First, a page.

fails. fails.
At the Selected Areas in Cryptography '95 conference in May 1995,
Rogier and Chauvaud presented an attack on MD2 that can nearly find
collisions [RC95]. Collisions occur when one can find two different
messages that generate the same message digest. A checksum operation
in MD2 is the only remaining obstacle to the success of the attack.
For this reason, the use of MD2 for new applications is discouraged.
It is still reasonable to use MD2 to verify existing signatures, as
the ability to find collisions in MD2 does not enable an attacker to
find new messages having a previously computed hash value.
It is possible for there to be multiple unexpired CRLs for a CA. If It is possible for there to be multiple unexpired CRLs for a CA. If
an agent is consulting CRLs for certificate validation, it SHOULD an agent is consulting CRLs for certificate validation, it SHOULD
make sure that the most recently issued CRL for that CA is consulted, make sure that the most recently issued CRL for that CA is consulted,
since an S/MIME message sender could deliberately include an older since an S/MIME message sender could deliberately include an older
unexpired CRL in an S/MIME message. This older CRL might not include unexpired CRL in an S/MIME message. This older CRL might not include
recent revoked certificates, which might lead an agent to accept a recent revoked certificates, which might lead an agent to accept a
certificate that has been revoked in a subsequent CRL. certificate that has been revoked in a subsequent CRL.
When determining the time for a certificate validity check, agents When determining the time for a certificate validity check, agents
have to be careful to use a reliable time. Unless it is from a have to be careful to use a reliable time. Unless it is from a
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[CMSALG] Housley, R., "Cryptographic Message Syntax (CMS) [CMSALG] Housley, R., "Cryptographic Message Syntax (CMS)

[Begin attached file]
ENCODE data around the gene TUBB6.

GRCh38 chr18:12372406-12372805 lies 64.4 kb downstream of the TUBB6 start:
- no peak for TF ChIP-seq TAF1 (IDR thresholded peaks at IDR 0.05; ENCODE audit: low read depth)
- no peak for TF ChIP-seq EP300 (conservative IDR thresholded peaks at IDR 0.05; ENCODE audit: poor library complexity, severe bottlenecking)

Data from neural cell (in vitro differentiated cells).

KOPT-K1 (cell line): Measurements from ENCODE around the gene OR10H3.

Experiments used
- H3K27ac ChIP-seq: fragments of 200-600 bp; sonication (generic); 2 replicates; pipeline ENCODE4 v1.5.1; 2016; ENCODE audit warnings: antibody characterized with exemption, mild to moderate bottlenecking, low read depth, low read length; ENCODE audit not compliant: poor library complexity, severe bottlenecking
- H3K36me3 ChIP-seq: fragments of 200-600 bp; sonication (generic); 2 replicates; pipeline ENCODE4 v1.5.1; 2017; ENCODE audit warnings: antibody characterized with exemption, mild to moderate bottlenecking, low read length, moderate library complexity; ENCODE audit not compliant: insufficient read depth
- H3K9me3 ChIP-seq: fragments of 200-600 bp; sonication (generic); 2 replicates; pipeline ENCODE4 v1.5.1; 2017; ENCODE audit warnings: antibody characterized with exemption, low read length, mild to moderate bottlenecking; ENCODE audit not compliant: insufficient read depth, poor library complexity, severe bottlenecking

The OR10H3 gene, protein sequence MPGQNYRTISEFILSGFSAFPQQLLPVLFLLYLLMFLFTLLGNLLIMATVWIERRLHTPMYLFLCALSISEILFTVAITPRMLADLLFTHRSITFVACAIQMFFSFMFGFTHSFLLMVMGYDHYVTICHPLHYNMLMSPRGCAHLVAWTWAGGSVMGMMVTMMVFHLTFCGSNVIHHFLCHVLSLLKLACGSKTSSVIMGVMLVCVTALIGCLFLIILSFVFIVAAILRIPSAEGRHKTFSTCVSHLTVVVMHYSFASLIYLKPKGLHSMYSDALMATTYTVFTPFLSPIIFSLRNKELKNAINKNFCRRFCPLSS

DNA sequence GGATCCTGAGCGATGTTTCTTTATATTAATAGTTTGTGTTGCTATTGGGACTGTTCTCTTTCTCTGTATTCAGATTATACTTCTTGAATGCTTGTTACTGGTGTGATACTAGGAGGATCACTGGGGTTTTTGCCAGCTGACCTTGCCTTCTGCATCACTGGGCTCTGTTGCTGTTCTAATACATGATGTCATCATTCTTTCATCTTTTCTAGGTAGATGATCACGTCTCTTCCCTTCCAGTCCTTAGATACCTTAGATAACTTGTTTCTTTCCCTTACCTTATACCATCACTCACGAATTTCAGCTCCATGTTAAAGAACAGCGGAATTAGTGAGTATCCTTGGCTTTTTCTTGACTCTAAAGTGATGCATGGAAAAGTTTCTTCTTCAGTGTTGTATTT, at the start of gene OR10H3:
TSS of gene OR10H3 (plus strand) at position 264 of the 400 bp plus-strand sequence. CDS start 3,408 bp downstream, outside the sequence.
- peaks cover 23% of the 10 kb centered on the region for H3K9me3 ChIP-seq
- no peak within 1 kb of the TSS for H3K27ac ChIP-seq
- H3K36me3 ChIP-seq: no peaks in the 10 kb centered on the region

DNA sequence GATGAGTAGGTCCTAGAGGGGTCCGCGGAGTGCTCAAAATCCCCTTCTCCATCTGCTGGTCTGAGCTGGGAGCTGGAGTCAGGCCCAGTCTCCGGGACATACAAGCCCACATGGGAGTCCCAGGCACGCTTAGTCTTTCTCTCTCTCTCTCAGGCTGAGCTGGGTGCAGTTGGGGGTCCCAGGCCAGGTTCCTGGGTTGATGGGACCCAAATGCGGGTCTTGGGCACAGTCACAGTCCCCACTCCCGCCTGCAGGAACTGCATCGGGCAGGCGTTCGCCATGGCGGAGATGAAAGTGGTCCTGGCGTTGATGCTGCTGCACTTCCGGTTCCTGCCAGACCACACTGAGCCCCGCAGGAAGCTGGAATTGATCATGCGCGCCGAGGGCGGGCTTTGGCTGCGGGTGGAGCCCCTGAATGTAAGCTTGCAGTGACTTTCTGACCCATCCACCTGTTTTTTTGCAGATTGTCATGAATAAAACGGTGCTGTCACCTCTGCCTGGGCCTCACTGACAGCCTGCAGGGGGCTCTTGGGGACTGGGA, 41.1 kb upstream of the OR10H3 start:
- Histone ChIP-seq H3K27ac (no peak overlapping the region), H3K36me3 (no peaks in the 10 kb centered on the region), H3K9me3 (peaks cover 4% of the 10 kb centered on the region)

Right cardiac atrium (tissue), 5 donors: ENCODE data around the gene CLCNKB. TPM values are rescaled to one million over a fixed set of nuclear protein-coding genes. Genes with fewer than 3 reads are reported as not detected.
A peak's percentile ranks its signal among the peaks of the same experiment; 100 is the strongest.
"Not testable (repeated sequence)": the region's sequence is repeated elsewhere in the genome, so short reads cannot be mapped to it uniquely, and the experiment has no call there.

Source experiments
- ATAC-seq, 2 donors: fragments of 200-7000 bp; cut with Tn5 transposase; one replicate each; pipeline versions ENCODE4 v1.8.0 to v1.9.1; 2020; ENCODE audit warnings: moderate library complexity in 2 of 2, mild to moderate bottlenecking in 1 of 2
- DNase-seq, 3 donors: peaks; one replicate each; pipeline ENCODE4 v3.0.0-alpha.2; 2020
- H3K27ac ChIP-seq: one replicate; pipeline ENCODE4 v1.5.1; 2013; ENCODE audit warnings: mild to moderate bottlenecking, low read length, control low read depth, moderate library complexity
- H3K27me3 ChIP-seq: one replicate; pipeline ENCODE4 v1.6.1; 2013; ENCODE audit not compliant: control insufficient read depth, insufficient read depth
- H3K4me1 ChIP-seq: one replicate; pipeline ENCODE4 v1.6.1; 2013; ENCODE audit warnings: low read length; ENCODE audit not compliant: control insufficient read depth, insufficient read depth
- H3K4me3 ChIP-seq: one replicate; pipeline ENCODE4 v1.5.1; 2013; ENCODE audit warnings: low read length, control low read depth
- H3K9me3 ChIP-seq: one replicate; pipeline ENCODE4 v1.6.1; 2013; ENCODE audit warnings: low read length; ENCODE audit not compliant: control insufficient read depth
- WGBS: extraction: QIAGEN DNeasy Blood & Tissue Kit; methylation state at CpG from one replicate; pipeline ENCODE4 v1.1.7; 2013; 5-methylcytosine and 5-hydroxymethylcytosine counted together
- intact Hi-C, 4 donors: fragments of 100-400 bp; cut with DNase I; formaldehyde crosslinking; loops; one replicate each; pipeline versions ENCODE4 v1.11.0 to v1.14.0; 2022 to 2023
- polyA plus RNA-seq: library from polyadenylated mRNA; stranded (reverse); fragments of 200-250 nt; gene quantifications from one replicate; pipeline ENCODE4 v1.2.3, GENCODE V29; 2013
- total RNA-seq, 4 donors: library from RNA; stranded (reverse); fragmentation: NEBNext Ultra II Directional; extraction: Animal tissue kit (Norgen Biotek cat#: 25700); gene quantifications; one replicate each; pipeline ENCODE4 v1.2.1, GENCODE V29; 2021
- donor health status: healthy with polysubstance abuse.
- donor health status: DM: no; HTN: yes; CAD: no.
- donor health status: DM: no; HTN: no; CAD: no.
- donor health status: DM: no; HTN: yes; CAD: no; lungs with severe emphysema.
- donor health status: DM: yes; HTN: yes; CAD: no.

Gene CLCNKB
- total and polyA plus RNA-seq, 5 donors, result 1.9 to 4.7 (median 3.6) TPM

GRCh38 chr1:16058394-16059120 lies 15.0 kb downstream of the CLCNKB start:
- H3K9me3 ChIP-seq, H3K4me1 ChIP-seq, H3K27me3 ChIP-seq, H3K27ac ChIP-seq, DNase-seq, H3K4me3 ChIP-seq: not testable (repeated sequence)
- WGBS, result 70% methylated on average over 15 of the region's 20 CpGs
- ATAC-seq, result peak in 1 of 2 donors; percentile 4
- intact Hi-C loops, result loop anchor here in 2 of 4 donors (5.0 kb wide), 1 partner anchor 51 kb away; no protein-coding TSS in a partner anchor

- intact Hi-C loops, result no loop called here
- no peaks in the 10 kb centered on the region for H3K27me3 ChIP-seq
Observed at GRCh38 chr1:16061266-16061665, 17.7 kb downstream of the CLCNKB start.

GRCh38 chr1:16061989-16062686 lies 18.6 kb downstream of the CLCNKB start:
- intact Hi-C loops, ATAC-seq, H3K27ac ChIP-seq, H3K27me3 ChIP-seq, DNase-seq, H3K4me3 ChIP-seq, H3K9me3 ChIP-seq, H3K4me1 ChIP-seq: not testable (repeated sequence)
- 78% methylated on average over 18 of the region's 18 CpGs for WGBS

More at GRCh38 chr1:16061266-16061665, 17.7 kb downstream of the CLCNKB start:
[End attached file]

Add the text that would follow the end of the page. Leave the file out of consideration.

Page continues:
Algorithms", RFC 3370, August 2002. Algorithms", RFC 3370, August 2002.
[CMS-SHA2] Turner. S., "Using SHA2 Algorithms with Cryptographic [CMS-SHA2] Turner. S., "Using SHA2 Algorithms with Cryptographic
Message Syntax", work in progress. Message Syntax", work in progress.
[KEYM] Cooper, D., Santesson, S., Farrell, S., Boeyen, S. [KEYM] Cooper, D., Santesson, S., Farrell, S., Boeyen, S.
Housley, R., and W. Polk, "Internet X.509 Public Key Housley, R., and W. Polk, "Internet X.509 Public Key
Infrastructure Certificate and Certificate Revocation Infrastructure Certificate and Certificate Revocation
List (CRL) Profile", work in progress. List (CRL) Profile", RFC 5280, May 2008.
[MUSTSHOULD] Bradner, S., "Key words for use in RFCs to Indicate [MUSTSHOULD] Bradner, S., "Key words for use in RFCs to Indicate
Requirement Levels", BCP 14, RFC 2119, March 1997. Requirement Levels", BCP 14, RFC 2119, March 1997.
[PKCS9] Nystrom, M. and B. Kaliski, "PKCS #9: Selected Object [PKCS9] Nystrom, M. and B. Kaliski, "PKCS #9: Selected Object
Classes and Attribute Types Version 2.0", RFC 2985, Classes and Attribute Types Version 2.0", RFC 2985,
November 2000. November 2000.
[RFC-2822] Resnick, P., "Internet Message Format", RFC 2822, April [IMF] Resnick, P., "Internet Message Format", work-in-
2001. progress.
[RSAPSS] Schaad, J., "Use of RSASA-PSS Signature Algorithm in [RSAPSS] Schaad, J., "Use of RSASA-PSS Signature Algorithm in
Cryptographic Message Syntax (CMS)", RFC 4056, June Cryptographic Message Syntax (CMS)", RFC 4056, June
2005. 2005.
[SMIME-MSG] Ramsdell, B., and S. Turner, "S/MIME Version 3.2 [SMIME-MSG] Ramsdell, B., and S. Turner, "S/MIME Version 3.2
Message Specification", work in progress. Message Specification", work in progress.
[X.208-88] ITU-T. Recommendation X.208: Specification of Abstract [X.208-88] ITU-T. Recommendation X.208: Specification of Abstract
Syntax Notation One (ASN.1). 1988. Syntax Notation One (ASN.1). 1988.